Interstellar (2014) Dir. Christopher Nolan
Christopher Nolan’s sci-fi masterpiece? The perfect match of hard science, high-concept filmmaking and story telling? The best film of 2014? Well, I’m not sure. It took great ambition to make this film. Yet, the ambition was not in the constraints of trying to wield the story within the parameters designated by researched scientific theory, or visually trying to imagine what would happen to a ship or a person when they pass through the event horizon of a black hole or wormhole. I think that the most ambitious element of this film was trying to make it accessible to a wide audience.
Prior to Nolan, Steven Spielberg had been attached to the project and they are probably the only two directors making films right now who could make this a blockbuster smash. In other hands Interstellar could have become another underground hit, garnering good reviews and a cult status, but due to its adherence to the ideal of more science, less fiction, it would have been too high-concept for the modern cinemagoer. But Interstellar was designed for the average viewer and in many ways, some of the expositional dialogue reflects this, unfortunately. Especially in the third act of the film. It is exceptionally difficult to describe how the 5th dimension or the interior of a black hole works without a bit of explanation so in many ways it was necessary and in the context of the film, forgivable.
Visually, the film is truly on another level and the setpieces are so unique and well-conceived that you feel like you are on this journey with McConaughey and co. This ultimately negates the huge running time and coincidentally three hours passes in no time at all. The score is outstanding and underlies the massive undertaking of the characters within the film, along with pronouncing the action with bursts of gravitas and grandeur. The scene where McConaughey attempts to dock with a spinning, out of control ship is probably one of the best scenes I have ever watched in a cinema theatre, hands down. Nolan pulls it off like probably no one else could but the story is compromised somewhat for his love of the audience. Not a bad complaint, I guess.
What We Do In The Shadows (2014) Dir. Jemaine Clement, Taika Waititi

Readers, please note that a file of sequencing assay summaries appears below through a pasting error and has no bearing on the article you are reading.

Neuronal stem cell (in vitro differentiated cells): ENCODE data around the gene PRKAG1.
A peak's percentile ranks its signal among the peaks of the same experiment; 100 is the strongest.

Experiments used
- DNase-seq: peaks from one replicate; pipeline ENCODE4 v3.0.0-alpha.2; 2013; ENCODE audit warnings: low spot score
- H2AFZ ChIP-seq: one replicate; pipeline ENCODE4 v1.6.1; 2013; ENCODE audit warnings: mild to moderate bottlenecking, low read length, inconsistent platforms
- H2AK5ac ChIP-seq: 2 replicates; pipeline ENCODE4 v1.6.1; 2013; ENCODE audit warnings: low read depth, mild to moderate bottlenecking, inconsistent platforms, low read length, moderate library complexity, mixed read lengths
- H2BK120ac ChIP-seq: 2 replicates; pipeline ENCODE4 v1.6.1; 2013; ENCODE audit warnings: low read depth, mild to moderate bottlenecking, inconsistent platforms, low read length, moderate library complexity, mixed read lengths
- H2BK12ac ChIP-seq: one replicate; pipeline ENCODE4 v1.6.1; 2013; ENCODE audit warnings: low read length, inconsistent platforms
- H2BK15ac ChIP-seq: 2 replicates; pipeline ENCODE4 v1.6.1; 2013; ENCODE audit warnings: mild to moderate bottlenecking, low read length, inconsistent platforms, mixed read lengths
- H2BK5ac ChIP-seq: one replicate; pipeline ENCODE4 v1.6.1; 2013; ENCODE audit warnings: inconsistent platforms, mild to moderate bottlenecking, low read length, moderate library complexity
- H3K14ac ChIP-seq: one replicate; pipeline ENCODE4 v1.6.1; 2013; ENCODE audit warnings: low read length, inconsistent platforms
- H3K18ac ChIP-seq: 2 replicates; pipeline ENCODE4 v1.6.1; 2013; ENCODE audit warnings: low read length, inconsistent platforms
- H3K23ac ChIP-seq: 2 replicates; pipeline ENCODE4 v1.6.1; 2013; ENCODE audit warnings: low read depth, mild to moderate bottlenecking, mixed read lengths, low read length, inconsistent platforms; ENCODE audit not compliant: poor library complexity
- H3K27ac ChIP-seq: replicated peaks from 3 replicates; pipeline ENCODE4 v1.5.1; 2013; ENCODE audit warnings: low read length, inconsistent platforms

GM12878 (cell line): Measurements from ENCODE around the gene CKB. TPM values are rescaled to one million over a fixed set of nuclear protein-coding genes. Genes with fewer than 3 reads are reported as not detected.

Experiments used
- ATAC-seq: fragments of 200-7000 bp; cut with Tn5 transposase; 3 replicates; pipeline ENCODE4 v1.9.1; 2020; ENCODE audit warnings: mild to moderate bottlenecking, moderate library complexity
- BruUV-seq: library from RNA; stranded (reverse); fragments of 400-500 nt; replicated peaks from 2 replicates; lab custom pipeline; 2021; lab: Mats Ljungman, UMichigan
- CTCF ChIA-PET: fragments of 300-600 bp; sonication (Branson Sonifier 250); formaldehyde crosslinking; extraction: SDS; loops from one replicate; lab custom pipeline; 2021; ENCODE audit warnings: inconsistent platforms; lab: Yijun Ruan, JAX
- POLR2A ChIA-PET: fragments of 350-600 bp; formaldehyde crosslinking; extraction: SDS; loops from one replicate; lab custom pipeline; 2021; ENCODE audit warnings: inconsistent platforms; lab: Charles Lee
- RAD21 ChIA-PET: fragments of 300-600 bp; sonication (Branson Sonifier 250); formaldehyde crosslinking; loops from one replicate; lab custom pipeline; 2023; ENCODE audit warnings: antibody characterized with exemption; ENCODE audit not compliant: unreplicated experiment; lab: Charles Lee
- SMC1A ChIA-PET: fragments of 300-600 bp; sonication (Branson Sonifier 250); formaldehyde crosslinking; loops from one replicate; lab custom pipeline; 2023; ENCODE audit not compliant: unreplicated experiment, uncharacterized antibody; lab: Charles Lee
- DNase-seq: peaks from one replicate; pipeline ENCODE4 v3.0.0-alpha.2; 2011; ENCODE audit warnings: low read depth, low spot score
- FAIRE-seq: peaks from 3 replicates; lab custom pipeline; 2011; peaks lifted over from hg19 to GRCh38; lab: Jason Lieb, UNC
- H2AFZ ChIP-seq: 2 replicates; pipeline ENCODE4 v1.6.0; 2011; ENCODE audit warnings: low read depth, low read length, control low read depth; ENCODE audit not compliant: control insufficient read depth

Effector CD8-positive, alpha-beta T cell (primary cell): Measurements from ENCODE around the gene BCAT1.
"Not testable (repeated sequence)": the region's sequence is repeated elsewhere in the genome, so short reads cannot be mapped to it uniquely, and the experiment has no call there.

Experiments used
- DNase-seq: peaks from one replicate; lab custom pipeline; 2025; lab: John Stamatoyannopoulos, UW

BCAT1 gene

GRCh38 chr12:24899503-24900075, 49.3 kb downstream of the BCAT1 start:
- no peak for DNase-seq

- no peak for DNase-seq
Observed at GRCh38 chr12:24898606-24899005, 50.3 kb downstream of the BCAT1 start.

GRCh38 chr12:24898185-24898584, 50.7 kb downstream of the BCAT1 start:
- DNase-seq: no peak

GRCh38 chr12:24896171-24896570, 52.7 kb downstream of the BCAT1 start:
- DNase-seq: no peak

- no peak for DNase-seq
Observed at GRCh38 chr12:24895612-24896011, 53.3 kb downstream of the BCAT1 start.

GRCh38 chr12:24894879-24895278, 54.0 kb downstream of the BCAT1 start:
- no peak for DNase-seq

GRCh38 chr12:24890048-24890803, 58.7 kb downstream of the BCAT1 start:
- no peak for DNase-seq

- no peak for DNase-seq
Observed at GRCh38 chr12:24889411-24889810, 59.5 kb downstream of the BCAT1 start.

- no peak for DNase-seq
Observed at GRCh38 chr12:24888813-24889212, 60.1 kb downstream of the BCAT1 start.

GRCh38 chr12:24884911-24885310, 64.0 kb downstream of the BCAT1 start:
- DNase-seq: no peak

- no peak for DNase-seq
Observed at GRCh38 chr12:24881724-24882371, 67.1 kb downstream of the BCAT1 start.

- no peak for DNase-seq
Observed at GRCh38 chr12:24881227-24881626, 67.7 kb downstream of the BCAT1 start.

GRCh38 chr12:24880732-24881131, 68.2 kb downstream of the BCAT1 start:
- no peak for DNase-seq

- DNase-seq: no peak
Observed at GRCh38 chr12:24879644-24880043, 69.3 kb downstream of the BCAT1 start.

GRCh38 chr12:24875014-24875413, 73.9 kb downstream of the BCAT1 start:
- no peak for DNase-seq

Ah, the mockumentary… in my eyes, one of the best formats for comedy and satire around, with the likes of Christopher Guest (the genius behind This Is Spinal Tap, A Mighty Wind and Best in Show), Christopher Morris (Brass Eye) and more recently, Sacha Baron Cohen (Borat) showing how perfectly it can work.
This time the “documentary” follows three vampires sharing a house in modern day Wellington, New Zealand. Written by, directed and starring Jemaine Clement (Flight of the Conchords) and Taika Waititi (the wonderful Boy), the story weaves between the back stories of each vampire along with the effect they have on a number of local “pre-deceased”. The deadpan jokes are delivered perfectly and the interactions between the three leads is so effortless that it’s pretty clear not too much of it was scripted.
As with some mockumentaries, often the concept can be hilarious but the film loses steam as it progresses, however What We Do In The Shadow keeps the rhythm solid and the jokes flow with ease and originality. This format is so under utilised that it’s very fresh to see this concept for a film totally working on both a narrative and comedic scale. Also, Rhys Darby stars as the leader of a rival group of werewolves and Rhys Darby is awesome.
The Money Pit (1988) Dir. Richard Benjamin
So, I am due to be married soon, and after marriage comes the buying of a house. With that in mind I screened The Money Pit for the future Mrs. Morris and I, a film in which a young couple (Tom Hanks and Shelley Long) buy a terribly dilapidated house in the vain hope of turning it into their dream home.
The film is a tough love allegory for the never-ending cycle of monetary doom inflicted by the purchasing of these “doer-uppers”. Ultimately it is their relationship that is put under most stress, which in turn leads to tension and infidelity as the couple’s idyllic dream lifestyle is ripped apart in front of them. The real achievement of The Money Pit is to sell it as a comedy, full of jokes and humour, however this humour is underlying the true metaphorical meaning of the film, which looks at how capitalism and the desire to own property can have deep reaching sociological effects and in turn, bears a negative outcome on the idea of family and social unity. It is no coincidence that Tom Hanks’ character is a lawyer, representing the establishment and how a capitalist society desires order, whilst Shelley Long’s character plays in an orchestra and represents the artistic joyousness of creativity and inventiveness. These two opposing forces are portrayed with great versatility by the actors and as the relationship deteriorates, these deep seeded societal forces begin to rip the couple apart. The antagonist, a Russian orchestral composer, played by Alexander Godunov (Die Hard), also serves to reflect the imbalance in Western culture between happiness and material objects.
This is another highly-charged, cautionary tale coming from the creative team that brought you My Stepmother Is An Alien and Mermaids so you know that it comes from a rich vein of political and sociological comment. I would highly recommend this film to any couple who intend on buying a “doer-upper” because, in the end, it is the relationship that could need the most work. The Money Pit gets 5 hamsters!